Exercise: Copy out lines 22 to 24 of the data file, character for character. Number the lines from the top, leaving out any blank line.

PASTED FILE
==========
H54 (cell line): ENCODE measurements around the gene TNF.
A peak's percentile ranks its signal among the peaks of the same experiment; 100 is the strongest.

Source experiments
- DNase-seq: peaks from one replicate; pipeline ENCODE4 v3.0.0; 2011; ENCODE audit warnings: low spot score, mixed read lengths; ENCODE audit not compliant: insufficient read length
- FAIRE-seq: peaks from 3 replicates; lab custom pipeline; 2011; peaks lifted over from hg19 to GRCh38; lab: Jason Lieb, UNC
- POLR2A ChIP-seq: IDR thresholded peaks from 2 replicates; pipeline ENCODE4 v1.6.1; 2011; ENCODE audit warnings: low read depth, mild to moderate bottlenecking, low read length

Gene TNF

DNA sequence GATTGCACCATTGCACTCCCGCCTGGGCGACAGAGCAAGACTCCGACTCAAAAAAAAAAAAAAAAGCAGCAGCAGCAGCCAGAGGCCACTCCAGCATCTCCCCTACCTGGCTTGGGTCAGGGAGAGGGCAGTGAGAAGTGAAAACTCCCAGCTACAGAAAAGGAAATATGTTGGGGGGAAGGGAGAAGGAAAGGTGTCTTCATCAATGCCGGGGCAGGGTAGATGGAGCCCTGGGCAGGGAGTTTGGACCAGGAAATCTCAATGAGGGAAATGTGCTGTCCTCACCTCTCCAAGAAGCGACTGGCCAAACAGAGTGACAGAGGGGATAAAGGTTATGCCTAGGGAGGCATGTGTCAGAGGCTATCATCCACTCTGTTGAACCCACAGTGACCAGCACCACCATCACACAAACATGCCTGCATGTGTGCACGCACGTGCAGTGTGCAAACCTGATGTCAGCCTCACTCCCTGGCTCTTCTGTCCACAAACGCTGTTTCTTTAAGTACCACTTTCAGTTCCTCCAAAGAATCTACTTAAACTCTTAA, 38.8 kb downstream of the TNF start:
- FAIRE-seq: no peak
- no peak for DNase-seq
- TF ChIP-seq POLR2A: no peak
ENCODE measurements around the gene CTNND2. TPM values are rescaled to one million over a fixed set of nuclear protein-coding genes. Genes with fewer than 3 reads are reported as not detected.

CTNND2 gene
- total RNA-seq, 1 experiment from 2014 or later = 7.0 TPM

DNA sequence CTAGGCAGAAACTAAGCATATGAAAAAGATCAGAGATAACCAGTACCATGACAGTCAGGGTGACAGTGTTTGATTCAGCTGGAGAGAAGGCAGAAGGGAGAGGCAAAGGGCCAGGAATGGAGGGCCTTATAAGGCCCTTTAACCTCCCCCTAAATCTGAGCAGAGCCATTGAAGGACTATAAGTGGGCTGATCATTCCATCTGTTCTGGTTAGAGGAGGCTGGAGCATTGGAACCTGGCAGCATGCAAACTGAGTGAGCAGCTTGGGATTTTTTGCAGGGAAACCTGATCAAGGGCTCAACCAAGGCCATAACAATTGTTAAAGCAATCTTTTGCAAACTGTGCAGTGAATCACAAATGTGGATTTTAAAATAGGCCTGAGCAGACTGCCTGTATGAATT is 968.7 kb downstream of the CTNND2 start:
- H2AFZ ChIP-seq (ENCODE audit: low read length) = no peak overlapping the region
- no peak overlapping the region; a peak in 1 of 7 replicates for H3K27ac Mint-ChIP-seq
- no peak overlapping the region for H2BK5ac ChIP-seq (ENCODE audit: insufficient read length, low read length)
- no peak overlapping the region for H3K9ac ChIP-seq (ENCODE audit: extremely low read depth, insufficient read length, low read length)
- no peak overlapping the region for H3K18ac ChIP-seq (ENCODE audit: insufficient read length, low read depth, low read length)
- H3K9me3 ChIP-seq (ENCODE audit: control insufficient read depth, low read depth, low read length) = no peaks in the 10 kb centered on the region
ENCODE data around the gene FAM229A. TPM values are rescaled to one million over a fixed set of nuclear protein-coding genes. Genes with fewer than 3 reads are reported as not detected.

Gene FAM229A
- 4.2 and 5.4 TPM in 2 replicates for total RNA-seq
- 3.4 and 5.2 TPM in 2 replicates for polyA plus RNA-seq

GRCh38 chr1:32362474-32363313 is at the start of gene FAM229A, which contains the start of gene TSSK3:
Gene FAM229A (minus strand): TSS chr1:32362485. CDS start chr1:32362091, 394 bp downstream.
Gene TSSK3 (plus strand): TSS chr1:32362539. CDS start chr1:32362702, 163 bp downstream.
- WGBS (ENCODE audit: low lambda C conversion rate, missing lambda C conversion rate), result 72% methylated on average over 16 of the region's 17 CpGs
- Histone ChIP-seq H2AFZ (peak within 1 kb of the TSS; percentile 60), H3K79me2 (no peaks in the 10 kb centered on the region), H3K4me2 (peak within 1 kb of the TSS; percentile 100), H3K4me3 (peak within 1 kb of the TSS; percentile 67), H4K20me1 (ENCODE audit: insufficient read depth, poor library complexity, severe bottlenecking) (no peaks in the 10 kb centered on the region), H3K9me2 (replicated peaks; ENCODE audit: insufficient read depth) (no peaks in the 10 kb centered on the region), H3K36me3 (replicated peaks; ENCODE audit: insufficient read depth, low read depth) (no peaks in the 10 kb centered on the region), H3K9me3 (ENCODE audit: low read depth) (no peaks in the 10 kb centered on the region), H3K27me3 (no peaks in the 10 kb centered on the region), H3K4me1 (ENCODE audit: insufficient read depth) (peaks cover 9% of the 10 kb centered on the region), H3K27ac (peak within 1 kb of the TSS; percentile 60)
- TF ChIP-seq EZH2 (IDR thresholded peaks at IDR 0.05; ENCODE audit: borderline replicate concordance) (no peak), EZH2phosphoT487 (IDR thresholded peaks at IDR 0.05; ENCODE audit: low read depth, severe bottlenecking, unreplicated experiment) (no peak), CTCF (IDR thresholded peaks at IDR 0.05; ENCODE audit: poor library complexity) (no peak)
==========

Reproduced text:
ENCODE data around the gene FAM229A. TPM values are rescaled to one million over a fixed set of nuclear protein-coding genes. Genes with fewer than 3 reads are reported as not detected.

Gene FAM229A
- 4.2 and 5.4 TPM in 2 replicates for total RNA-seq